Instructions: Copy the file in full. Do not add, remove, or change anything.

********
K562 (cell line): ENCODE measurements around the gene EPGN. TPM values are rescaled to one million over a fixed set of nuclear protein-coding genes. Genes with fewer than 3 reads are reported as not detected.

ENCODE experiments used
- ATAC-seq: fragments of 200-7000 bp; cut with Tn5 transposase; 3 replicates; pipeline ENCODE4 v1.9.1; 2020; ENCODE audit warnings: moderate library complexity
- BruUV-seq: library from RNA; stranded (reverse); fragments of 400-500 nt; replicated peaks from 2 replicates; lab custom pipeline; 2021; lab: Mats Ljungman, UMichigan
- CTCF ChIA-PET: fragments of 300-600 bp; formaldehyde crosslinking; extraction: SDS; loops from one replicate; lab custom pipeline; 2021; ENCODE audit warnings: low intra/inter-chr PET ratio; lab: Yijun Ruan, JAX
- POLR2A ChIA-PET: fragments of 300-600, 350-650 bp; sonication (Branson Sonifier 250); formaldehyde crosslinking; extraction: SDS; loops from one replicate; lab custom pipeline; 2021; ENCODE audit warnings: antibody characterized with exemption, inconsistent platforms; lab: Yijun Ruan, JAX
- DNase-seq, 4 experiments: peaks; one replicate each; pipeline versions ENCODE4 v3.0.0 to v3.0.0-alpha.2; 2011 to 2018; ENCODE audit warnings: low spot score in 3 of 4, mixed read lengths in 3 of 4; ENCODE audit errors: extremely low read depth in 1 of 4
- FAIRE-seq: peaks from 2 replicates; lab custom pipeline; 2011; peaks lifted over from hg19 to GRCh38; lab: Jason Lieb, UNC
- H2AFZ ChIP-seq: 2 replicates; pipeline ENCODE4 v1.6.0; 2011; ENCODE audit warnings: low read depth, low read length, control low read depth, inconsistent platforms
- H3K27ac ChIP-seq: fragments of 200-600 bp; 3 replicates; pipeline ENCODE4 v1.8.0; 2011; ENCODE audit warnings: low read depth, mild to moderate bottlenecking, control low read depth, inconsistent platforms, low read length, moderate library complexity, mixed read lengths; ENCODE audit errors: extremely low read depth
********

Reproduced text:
K562 (cell line): ENCODE measurements around the gene EPGN. TPM values are rescaled to one million over a fixed set of nuclear protein-coding genes. Genes with fewer than 3 reads are reported as not detected.

ENCODE experiments used
- ATAC-seq: fragments of 200-7000 bp; cut with Tn5 transposase; 3 replicates; pipeline ENCODE4 v1.9.1; 2020; ENCODE audit warnings: moderate library complexity
- BruUV-seq: library from RNA; stranded (reverse); fragments of 400-500 nt; replicated peaks from 2 replicates; lab custom pipeline; 2021; lab: Mats Ljungman, UMichigan
- CTCF ChIA-PET: fragments of 300-600 bp; formaldehyde crosslinking; extraction: SDS; loops from one replicate; lab custom pipeline; 2021; ENCODE audit warnings: low intra/inter-chr PET ratio; lab: Yijun Ruan, JAX
- POLR2A ChIA-PET: fragments of 300-600, 350-650 bp; sonication (Branson Sonifier 250); formaldehyde crosslinking; extraction: SDS; loops from one replicate; lab custom pipeline; 2021; ENCODE audit warnings: antibody characterized with exemption, inconsistent platforms; lab: Yijun Ruan, JAX
- DNase-seq, 4 experiments: peaks; one replicate each; pipeline versions ENCODE4 v3.0.0 to v3.0.0-alpha.2; 2011 to 2018; ENCODE audit warnings: low spot score in 3 of 4, mixed read lengths in 3 of 4; ENCODE audit errors: extremely low read depth in 1 of 4
- FAIRE-seq: peaks from 2 replicates; lab custom pipeline; 2011; peaks lifted over from hg19 to GRCh38; lab: Jason Lieb, UNC
- H2AFZ ChIP-seq: 2 replicates; pipeline ENCODE4 v1.6.0; 2011; ENCODE audit warnings: low read depth, low read length, control low read depth, inconsistent platforms
- H3K27ac ChIP-seq: fragments of 200-600 bp; 3 replicates; pipeline ENCODE4 v1.8.0; 2011; ENCODE audit warnings: low read depth, mild to moderate bottlenecking, control low read depth, inconsistent platforms, low read length, moderate library complexity, mixed read lengths; ENCODE audit errors: extremely low read depth